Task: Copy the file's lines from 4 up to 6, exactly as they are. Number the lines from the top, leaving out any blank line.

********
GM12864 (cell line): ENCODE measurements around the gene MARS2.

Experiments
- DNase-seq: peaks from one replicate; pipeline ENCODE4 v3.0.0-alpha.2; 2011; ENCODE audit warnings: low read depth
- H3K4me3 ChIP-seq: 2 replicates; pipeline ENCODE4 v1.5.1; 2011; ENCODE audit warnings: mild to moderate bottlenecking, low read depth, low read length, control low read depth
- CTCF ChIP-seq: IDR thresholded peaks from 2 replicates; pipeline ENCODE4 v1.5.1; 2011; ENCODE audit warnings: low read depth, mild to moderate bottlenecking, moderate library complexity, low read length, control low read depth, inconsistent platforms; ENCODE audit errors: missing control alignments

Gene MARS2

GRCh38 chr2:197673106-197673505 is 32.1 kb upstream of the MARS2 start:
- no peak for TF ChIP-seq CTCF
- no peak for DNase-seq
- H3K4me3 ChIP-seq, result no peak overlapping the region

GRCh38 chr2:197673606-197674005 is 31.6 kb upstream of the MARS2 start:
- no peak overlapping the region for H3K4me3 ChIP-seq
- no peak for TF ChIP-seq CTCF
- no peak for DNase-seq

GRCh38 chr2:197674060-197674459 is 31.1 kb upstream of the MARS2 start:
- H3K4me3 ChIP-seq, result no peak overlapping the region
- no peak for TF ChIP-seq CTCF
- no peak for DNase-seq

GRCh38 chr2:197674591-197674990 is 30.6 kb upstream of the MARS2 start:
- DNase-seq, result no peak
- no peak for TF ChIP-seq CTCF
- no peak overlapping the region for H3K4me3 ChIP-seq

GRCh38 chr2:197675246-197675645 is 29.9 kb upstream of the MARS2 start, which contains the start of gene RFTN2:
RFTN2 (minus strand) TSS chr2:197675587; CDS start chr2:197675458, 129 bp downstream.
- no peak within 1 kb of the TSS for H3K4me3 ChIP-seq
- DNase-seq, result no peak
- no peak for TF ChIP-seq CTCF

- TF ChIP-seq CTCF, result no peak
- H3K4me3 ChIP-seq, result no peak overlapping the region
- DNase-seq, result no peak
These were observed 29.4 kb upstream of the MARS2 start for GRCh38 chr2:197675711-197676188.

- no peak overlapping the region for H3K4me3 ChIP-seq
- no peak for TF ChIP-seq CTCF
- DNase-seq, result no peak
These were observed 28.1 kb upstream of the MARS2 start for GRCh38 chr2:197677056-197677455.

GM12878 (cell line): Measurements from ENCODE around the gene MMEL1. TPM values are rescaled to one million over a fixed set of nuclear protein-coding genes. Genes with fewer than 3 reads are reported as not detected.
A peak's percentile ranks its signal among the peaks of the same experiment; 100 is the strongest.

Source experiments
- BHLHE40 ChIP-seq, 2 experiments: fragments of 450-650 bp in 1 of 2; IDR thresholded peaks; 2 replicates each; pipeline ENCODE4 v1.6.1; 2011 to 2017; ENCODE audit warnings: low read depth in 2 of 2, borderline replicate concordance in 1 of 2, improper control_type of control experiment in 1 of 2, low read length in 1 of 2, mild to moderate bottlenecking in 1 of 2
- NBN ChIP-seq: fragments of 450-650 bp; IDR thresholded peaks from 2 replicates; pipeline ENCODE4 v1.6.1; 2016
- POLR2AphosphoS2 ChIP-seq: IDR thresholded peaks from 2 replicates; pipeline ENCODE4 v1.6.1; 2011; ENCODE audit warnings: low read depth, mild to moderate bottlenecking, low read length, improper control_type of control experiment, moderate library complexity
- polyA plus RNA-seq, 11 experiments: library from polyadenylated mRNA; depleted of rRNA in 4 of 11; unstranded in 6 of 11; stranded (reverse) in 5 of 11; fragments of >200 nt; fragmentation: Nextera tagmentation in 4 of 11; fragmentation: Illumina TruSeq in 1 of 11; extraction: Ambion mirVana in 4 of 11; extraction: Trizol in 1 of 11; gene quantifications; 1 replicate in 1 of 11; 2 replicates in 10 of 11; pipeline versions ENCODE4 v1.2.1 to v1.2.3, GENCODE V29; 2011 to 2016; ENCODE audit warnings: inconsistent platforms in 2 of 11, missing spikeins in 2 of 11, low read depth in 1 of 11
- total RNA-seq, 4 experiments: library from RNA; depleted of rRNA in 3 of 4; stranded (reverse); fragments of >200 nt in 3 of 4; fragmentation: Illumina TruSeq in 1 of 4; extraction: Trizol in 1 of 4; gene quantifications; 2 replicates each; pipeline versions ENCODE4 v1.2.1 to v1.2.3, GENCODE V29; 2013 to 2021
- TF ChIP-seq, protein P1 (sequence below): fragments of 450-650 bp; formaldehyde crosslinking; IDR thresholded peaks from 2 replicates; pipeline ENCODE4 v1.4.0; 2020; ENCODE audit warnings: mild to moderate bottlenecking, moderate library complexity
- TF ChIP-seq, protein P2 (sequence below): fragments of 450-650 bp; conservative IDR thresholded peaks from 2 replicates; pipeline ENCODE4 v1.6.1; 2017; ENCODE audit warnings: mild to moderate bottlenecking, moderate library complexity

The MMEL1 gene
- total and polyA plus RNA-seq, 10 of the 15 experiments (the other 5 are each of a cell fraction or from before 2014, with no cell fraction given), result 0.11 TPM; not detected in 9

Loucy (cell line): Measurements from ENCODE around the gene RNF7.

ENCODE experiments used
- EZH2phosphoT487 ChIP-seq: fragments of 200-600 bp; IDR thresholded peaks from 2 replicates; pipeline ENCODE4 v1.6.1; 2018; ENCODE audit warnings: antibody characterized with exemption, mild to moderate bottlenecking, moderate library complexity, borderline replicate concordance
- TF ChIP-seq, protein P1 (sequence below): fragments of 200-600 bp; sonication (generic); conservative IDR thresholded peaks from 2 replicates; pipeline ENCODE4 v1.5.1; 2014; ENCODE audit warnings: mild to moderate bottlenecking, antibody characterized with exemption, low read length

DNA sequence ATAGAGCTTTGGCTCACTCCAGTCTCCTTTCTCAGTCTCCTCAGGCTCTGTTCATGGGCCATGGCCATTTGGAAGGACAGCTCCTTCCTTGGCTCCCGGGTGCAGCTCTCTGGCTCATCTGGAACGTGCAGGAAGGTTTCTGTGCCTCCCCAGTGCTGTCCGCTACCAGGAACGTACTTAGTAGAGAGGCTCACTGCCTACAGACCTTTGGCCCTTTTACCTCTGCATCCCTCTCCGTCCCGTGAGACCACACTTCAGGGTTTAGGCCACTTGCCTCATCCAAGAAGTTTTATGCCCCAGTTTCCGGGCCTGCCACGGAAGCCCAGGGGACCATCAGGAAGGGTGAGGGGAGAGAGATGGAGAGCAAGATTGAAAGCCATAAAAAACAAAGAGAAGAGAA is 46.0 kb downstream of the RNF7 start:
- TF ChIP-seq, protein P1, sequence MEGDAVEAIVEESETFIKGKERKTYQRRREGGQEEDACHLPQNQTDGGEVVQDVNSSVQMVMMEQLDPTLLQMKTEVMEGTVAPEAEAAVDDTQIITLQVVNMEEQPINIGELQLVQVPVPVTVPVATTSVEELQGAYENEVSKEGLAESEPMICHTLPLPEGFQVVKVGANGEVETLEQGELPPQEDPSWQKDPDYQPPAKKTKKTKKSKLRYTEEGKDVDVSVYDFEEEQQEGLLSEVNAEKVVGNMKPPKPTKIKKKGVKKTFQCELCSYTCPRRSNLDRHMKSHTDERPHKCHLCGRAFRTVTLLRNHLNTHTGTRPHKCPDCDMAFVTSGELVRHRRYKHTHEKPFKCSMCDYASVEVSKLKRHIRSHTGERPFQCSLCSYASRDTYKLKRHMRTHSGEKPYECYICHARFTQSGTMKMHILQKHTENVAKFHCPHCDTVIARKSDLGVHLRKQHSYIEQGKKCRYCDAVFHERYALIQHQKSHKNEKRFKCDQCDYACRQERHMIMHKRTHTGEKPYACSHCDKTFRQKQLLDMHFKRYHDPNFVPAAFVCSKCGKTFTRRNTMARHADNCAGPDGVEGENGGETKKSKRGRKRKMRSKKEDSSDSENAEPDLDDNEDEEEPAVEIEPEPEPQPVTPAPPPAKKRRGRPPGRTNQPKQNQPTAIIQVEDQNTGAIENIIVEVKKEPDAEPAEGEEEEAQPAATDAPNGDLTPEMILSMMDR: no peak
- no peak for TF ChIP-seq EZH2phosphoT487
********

- H3K4me3 ChIP-seq: 2 replicates; pipeline ENCODE4 v1.5.1; 2011; ENCODE audit warnings: mild to moderate bottlenecking, low read depth, low read length, control low read depth
- CTCF ChIP-seq: IDR thresholded peaks from 2 replicates; pipeline ENCODE4 v1.5.1; 2011; ENCODE audit warnings: low read depth, mild to moderate bottlenecking, moderate library complexity, low read length, control low read depth, inconsistent platforms; ENCODE audit errors: missing control alignments

Gene MARS2